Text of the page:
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Autism Research Funding Deadline Looms in Congress

September 27, 2011

COLUMBUS, Ohio - The countdown is on, and the case count is going up. Congress has a week to finish considering the Combating Autism Reauthorization Act of 2011 (CARA), or all of the law's funding for research, training and education will stop on September 30.

John Mize, national volunteer with the Autism Society, says the work done under the law, originally signed by President Bush five years ago, has translated into impressive strides for children and their families, even as the number of children diagnosed with Autism Spectrum Disorders continues to rise.

"When the Act first came out in 2006, the average age of diagnosis was four-and-a-half years of age. Just this last year, they've been developing and deploying screening tools that have enabled physicians to help diagnose children as early as 12 to 18 months."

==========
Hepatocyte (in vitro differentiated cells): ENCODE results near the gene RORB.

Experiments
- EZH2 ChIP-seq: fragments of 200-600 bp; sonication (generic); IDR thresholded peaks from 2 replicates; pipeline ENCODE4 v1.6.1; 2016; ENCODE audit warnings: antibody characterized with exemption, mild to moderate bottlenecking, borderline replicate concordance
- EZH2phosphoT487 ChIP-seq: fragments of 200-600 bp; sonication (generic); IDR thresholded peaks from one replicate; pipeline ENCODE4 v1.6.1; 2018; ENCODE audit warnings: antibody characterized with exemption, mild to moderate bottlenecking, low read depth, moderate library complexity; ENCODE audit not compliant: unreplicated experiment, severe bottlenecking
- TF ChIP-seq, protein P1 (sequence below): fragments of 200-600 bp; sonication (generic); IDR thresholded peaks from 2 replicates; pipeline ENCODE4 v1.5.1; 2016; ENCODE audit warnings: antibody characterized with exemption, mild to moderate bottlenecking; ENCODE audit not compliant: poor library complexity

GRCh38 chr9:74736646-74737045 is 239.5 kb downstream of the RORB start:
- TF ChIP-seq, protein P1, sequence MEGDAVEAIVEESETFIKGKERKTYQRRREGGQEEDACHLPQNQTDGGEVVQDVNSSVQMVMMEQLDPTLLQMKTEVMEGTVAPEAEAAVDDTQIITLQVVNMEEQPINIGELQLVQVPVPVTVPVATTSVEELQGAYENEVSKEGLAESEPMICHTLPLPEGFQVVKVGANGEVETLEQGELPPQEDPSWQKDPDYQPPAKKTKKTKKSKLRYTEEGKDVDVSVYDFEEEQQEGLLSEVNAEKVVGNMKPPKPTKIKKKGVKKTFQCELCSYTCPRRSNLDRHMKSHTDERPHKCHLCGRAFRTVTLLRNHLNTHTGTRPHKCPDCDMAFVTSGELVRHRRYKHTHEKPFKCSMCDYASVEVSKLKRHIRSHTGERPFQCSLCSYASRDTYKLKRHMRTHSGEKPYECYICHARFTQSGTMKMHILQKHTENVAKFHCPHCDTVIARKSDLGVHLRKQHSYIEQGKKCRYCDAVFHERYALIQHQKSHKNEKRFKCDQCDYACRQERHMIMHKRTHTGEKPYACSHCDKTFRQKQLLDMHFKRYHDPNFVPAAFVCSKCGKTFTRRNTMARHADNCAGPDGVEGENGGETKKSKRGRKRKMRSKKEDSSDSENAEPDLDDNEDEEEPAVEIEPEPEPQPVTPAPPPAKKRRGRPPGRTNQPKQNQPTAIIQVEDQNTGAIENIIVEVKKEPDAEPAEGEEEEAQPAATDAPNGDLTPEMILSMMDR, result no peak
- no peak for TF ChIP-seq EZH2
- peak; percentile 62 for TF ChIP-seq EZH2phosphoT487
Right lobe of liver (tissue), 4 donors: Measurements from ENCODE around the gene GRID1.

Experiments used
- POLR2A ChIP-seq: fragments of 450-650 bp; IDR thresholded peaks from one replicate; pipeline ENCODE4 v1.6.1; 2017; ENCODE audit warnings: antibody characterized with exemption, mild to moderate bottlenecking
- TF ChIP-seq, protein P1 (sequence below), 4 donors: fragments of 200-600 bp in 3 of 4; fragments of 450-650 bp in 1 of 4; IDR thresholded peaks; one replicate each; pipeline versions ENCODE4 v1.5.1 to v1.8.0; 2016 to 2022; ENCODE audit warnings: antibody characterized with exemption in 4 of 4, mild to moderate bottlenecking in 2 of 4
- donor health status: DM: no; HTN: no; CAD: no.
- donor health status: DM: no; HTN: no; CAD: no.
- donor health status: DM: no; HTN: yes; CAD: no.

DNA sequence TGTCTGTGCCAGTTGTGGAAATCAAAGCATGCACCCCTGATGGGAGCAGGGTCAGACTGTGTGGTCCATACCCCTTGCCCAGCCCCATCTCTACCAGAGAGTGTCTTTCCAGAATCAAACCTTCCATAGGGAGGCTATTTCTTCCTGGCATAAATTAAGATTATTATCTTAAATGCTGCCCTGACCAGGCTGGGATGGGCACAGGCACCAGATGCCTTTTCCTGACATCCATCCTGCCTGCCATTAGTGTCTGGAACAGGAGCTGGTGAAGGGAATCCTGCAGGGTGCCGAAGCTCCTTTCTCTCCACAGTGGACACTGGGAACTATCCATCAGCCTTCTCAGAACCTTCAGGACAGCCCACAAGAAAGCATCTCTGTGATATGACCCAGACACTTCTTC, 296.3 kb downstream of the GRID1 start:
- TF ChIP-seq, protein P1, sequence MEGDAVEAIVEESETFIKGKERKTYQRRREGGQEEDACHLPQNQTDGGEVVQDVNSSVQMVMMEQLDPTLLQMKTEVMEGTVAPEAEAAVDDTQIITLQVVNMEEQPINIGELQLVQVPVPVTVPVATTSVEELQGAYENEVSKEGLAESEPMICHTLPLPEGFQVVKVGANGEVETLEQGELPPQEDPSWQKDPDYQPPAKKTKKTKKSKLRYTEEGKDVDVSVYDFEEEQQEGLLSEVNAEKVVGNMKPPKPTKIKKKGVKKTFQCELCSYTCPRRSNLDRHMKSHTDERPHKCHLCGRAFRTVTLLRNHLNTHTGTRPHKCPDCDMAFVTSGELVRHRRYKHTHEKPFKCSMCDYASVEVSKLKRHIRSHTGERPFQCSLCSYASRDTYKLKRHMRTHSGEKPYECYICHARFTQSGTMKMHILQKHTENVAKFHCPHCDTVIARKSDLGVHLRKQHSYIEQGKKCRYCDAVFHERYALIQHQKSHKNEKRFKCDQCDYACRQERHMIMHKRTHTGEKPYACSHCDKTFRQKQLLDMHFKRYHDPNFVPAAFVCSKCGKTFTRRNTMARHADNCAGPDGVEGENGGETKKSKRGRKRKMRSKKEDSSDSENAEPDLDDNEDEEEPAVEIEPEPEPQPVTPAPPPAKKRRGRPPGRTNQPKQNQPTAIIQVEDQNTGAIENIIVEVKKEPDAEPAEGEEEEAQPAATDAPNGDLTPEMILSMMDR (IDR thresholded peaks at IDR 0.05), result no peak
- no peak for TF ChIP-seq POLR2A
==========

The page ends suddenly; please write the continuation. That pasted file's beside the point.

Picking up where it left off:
One in every 110 Ohio children is diagnosed with autism.

Mize says that early window is the time when treatment and therapies often make the biggest difference. While there is strong agreement about progress made under the Act, the sticking point has been funding because of federal budget concerns. The reauthorization would keep spending at the same level for the three-year life of the bill, for a total of nearly $700 million.

Barbara Yavorcik, executive director of the Autism Society of Ohio, says that, at a time when state budgets have cut services for autism families, and others with disabilities, CARA funding is timely. She describes what it does, by helping to identify cases and provide research for proven early interventions.

"It helps provide better outcomes for individuals with autism in the long run, and saves money for the system. So it's a wise budgetary move to fund these sorts of programs."

Also, she says, Ohio recently received a grant for autism services and part of the funding is connected to CARA.

The reauthorization bill has passed the U.S. House.

The Combating Autism Reauthorization Act of 2011 is SB 1094/HR 2005.

Deb Courson Smith, Public News Service - OH